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Translate from Myanmar - National Centre for Literacy
WCN Associate Programme Director Kate Griffin talks about Link the Wor(l)ds in Myanmar and the problems of Burma's authors, translator and publisher. I was fortunate enough to have the opportunity to attend Myanmar for Link the Worlds, a week-long string of translating seminars and literature debates in Yangon in May 2015.
The Writers' Centre Norwich has been organising the conference for over a year in cooperation with the PEN Myanmar and the Select Centre in Singapore. Truly cosmopolitan, other sponsors were the British Centre for Literary Translation, Penguin Random House, the Taw Win Foundation, PEN Int., the British Council and the National Arts Council of Singapore.
Burma has only recently come out of a long era of insularity. During the whole month we looked for ways to revitalize the river of modern literature and idea between Myanmar and other lands, especially in Southeast Asia. Myanmar's literature exchanges prospered in the years after the 1948 Universal Declaration of Independent Settlement.
Burma Translation Society was founded in 1947 in Rangoon, and high-quality translation of the best books from other nations was made available to Burmese people. In spite of the opening of the land about three years ago, many of the books available in Myanmar today still date from this time.
Since the 1960' few books - except Russian books - have been converted into Burmese. In Myanmar, however, it is usually a work of charity, with little or no compensation.
While it is necessary to promote a new breed of literature translator, there is no such thing as systemic assistance in the shape of training courses or qualification measures at school and university. That means Myanmar people are having trouble getting hold of more modern writings and inspiration from around the globe, and Myanmar authors are insulated from their peers internationally.
Simultaneously, little modern Myanmar script is translating into other tongues because there is a lack of skilled literature interpreters who can translate from the Myanmar tongues. Hopefully Link the Worlds would be a first move to change this. Founded in 2013, PEN Myanmar has set itself the goal of promoting dialog between authors and readership and reaching out to different parts of Myanmar's community by conducting literature debates in places of interest throughout the nation, even on train and coach-outs.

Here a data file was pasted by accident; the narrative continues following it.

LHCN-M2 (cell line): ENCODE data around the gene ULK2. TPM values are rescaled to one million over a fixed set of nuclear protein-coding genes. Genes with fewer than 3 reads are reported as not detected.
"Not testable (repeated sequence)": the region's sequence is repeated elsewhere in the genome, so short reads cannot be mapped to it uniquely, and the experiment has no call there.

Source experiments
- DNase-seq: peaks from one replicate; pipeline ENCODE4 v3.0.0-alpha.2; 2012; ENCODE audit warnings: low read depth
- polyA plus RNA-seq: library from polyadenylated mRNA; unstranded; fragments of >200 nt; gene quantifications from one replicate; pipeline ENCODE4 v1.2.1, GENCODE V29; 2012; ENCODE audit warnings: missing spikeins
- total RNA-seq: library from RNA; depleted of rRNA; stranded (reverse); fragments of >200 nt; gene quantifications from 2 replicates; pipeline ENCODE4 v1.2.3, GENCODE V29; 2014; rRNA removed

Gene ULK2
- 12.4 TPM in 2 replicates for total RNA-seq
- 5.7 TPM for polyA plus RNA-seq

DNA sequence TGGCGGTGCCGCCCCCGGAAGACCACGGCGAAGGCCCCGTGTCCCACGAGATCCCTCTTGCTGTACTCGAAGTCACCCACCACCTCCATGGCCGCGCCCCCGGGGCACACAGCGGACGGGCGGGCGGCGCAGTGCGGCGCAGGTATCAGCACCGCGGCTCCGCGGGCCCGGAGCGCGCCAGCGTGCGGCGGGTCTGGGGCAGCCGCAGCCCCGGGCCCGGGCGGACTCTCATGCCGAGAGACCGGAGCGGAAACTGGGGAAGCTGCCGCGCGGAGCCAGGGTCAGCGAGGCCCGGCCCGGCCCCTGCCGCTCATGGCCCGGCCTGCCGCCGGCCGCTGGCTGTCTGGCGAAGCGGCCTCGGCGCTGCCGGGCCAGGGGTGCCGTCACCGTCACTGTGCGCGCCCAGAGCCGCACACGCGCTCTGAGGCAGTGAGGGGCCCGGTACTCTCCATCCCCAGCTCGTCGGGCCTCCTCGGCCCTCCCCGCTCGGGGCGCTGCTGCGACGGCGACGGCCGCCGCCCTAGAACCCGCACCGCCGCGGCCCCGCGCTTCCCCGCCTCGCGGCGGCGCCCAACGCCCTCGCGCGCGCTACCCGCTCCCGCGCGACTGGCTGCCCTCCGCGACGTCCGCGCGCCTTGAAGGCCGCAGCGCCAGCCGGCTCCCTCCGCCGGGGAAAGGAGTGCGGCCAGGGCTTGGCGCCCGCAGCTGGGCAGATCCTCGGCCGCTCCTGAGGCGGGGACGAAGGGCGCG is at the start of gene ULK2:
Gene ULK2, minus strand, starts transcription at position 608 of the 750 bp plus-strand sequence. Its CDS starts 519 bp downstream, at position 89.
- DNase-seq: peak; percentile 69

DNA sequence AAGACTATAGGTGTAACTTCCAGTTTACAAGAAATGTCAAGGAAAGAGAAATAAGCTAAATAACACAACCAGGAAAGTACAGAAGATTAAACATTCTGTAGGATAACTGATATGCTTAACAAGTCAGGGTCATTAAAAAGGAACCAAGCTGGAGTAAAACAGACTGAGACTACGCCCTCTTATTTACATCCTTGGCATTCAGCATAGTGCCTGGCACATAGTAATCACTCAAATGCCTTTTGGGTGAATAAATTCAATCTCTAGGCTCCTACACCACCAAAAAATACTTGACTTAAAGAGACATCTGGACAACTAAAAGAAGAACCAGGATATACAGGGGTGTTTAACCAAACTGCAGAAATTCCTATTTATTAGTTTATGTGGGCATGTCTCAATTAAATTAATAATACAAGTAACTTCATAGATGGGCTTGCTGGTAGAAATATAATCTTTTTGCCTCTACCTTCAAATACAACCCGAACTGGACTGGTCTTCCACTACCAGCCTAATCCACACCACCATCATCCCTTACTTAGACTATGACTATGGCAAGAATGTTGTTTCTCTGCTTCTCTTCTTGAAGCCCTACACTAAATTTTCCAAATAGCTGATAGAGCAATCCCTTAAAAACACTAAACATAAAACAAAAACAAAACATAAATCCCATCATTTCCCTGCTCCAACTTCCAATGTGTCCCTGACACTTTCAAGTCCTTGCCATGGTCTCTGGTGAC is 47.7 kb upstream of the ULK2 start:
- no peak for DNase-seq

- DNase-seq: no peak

Educational levels in Myanmar are low, so there is very little reading. Myanmar's PEN Ma Thida said that the child must be empowered to tell and compose text. In an effort to open up the Myanmar literacy community, PEN Myanmar organizes Yangon literacy nights (in English), presenting non-Burmese poetry and texts from the other Myanmar ethnical states.
Because of the level of ethnical criticism, there is little ethnical literacy; PEN wants to help increase literacy and translations between Myanmar and ethnical tongues. Myanmar's small but expanding and self-sufficient publisher industry. According to San Mon Aung, there are four major obstacles to publication in Myanmar. There is a horrible sales system; the absence of a trusted mail system makes it hard to get the book through the bookstores or directly to the reader.
Third, it is difficult for a publisher to find high-quality authors and translator; even if they do, high qualitiy and literature do not necessarily draw many new people. After all, although formal censure is in the past, there are still many legislation controlling publication - in fact an alternate form of censor.
In general, there is no such thing as a powerful editorial style in Burma's publisher sector, and many of the small-scale, independents cannot simply employ editor. The majority of Burma's editorial staff work for magazines rather than newspapers. Myyo Myint Nyein, one of the few seasoned Myanmar writers, said that until two or three years ago there was an office of publicity.
In everyday lives, when talking, they felt that they had to work on themselves before they talked; this climate of prudence has made an impression on the authors. Myanmar authors are still resisting editorial work if they see it as a censor. Today, publishers are more capable of focusing on styles than monitoring contents, but even this can be difficult for several reason.
Speaking Myanmar may sound slippery, but when the casual language is recorded, it can be full of grammar errors. Myanmar readership doesn't object, but if the translations reflect this ease, then perhaps less sympathetic audiences around the world. A further obstacle for many publishing houses in Southeast Asia is the language variety of the area; it is very important that they translate so that they can also go to neighboring states.
Myanmar has no literature operatives who could support Myanmar or any other writer. It' s costly for Burma's publishing houses to afford copyrights because of the small print run and low income of the book. The World was greeted by all participants as a first move to improve the position of Myanmar's literature translations.
The focus of the five-day meeting was on two dedicated training sessions, each with ten people from different parts of Myanmar. Myanmar -English group worked with Moe Thet Han, course instructor, to translate works by British writer Suzanne Joinson and Singapore writer Alfian Sa'at into Myanmar. Under the direction of Alfred Birnbaum, the English-Burmese group translates the works of the Myanmar authors Nay Myo and Min Khite Soe San into English.
A lead translator commended Link the Worlds as the first large scale translating events in Myanmar since 1969.